BANFF – Visitors are dumping trash and violating parking rules in Banff National Park like never before.
The ongoing concerning behaviour has prompted Parks Canada to remind visitors of the rules, which are in in place to keep wildlife and people safe and help others enjoy their park experience, ahead of what is expected to be a busy Labour Day long weekend on Sept. 5-7.
Daniella Rubeling, visitor experience manager for Banff National Park, said she wonders if the increase in garbage is because people are hesitant to touch bear-proof bins during the COVID-19 pandemic.
“From our perspective, that’s not an acceptable reason not to use bear-proof bins and dispose of garbage in a less appropriate manner like on trails, on the ground or in vault toilets,” she said.
“We want to remind people that if they’re not comfortable using the bins because they’re trying to limit common touch surfaces, bring their own bags and pack their own garbage out.”
While she is not aware of a specific incident of bears or wolves getting into discarded garbage or food, Rubeling said the potential is always there.
“We want to remind people to help us keep wildlife safe,” she said. “We don’t want to get them food-conditioned.”
Rubeling said Parks Canada is doing its best to educate people about the importance of keeping day-use areas clean, noting there is a strong focus and staff presence at busier areas such as Cascade Ponds, for example.
“Anecdotally, it definitely seems that this is a bigger issue this year that we’re dealing with,” she said.
On top of this problem, the high visitation to Banff National Park is causing parking chaos at many of the park’s hotspots, such as Lake Louise, Moraine Lake, Lake Minnewanka, Two Jack Lake and Cascade Ponds.
Banff National Park attracts more than four million visitors a year, and despite COVID-19 and no international travellers, the park has been extremely busy. Most are regional travellers arriving in personal vehicles.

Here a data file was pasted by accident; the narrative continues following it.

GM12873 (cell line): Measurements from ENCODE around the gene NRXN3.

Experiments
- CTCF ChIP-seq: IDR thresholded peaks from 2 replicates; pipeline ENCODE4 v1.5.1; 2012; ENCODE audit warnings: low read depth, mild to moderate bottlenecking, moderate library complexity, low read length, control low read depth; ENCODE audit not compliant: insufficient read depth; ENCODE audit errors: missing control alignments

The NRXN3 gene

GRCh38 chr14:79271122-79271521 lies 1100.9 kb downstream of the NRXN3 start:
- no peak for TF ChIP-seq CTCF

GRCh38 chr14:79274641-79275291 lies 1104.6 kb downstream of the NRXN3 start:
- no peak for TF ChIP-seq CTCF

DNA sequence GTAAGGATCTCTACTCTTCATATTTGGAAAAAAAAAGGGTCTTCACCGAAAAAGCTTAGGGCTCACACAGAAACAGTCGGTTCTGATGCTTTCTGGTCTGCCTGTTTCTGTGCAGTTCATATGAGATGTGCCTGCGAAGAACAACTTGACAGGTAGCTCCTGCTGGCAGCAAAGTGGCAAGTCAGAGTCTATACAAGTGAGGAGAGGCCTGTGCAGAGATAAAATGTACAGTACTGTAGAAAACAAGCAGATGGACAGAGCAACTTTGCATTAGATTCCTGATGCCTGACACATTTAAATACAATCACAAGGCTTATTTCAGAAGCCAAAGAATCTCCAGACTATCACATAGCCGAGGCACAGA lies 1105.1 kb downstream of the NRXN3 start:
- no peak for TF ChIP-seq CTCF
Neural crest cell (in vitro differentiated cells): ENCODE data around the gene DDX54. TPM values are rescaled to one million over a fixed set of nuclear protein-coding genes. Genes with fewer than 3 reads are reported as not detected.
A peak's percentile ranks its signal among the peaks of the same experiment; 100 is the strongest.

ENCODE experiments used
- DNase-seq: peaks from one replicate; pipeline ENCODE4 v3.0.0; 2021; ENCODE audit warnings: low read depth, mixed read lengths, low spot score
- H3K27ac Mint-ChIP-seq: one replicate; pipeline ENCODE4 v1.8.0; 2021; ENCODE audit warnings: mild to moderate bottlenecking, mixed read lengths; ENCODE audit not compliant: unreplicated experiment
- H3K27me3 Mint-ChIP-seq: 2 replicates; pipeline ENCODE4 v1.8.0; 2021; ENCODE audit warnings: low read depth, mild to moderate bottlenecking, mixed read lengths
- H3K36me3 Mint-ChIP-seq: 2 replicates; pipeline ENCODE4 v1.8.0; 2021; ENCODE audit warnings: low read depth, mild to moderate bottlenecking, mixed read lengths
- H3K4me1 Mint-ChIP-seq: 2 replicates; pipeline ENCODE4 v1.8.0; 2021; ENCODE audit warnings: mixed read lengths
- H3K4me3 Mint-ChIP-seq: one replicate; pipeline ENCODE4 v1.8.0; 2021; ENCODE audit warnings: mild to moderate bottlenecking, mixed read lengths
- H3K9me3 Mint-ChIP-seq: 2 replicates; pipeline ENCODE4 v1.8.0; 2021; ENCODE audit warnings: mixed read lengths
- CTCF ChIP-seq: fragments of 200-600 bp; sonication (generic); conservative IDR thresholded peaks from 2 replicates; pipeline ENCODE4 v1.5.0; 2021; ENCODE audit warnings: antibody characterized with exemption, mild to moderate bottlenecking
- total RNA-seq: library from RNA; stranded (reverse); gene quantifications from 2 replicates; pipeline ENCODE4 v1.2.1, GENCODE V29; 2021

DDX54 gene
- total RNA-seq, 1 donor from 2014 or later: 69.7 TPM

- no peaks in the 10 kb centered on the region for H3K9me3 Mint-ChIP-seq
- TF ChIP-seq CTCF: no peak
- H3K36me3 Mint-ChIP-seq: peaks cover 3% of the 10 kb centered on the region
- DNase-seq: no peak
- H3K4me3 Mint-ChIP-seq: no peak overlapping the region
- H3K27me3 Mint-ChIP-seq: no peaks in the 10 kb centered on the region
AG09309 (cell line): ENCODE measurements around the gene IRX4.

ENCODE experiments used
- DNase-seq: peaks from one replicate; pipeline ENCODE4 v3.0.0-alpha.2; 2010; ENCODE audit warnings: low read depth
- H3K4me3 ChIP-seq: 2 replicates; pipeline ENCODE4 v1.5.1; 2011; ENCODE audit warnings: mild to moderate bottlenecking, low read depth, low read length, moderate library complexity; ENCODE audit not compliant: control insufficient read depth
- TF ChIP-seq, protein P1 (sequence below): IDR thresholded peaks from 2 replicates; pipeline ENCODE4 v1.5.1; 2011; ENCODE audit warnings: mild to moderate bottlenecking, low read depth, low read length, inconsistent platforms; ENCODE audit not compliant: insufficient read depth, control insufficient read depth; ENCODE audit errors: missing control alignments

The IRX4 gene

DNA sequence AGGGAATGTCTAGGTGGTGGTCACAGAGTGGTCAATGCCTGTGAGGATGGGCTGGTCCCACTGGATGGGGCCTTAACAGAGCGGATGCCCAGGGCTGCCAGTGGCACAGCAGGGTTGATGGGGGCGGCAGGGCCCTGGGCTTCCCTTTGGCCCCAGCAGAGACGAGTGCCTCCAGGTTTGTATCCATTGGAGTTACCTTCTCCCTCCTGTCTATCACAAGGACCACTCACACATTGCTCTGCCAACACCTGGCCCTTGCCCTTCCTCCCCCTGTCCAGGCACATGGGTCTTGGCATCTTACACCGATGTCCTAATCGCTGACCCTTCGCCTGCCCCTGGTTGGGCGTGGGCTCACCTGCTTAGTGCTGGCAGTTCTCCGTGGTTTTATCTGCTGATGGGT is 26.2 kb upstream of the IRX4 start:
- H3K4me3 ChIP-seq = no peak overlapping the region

“Even though we’re not having international visitation this year, our places are still seeing a lot of visitation, especially on weekends,” Rubeling said.
“Those parking lots fill up quickly and we’re seeing more roadside parking, which not only is illegal, but it’s unsafe and creates a hazard for other visitors, our enforcement folks as well as access for emergency response teams.”
Rubeling said Parks has had staff at parking lots to manage parking.
While the focus has been on education, she said law enforcement wardens are issuing tickets for illegal parking.
“Our wardens are issuing tickets, especially where it presents a hazard for emergency vehicle access, other vehicles and visitors,” she said. “The focus is on safety.”
Rubeling said it’s important visitors plan ahead and have back-up options if the day-use area parking lot is full.
In addition, said the BanffNow parking app is a great tool for visitors.
“If the parking lot you get to is full, you can check that and be able to see alternative places,” she said.
“As these places are filling up, it’s good to have some back-up options and be more flexible with plans for the day.”
Environmentalists praised Parks Canada for its visitor education campaign and hard work this summer, but say the problems around garbage and parking speak to a bigger issue – the need for a park-wide human-use management strategy.
The Canadian Parks and Wilderness Society (CPAWS) points to congestion, declining visitor satisfaction, development pressures to address the sheer volume of people and increased risk of human-wildlife conflict as some problems and challenges with high visitation.
“The whole COVID situation is presenting park agencies with opportunities to consider and implement more integrated planning,” said Sarah Elmeligi, who works as a consultant CPAWS on national park issues,. “How do we incorporate conservation and protection with quality visitor experiences?”
With high visitation continuing even during the COVID-19 pandemic, Elmeligi said there needs to be a paradigm shift in how people expect to enter and use the mountain national parks.
“We can’t build parking lots big enough to accommodate all the vehicles,” she said, noting a transportation system alone is a not an answer to the problem.
“There may be trails or facilities that are also not built to handle the thousands of people who will get off a shuttle bus on Saturday,” she added.
An overarching strategy not only considers transportation, but also can mean limits, temporary closures to protect wildlife, reservation systems and quotas among other strategies.
“For example, it considers how many people can a trail, beach or picnic area support that allows for a positive visitor experience within ecological and social carrying capacities,” Elmeligi said.
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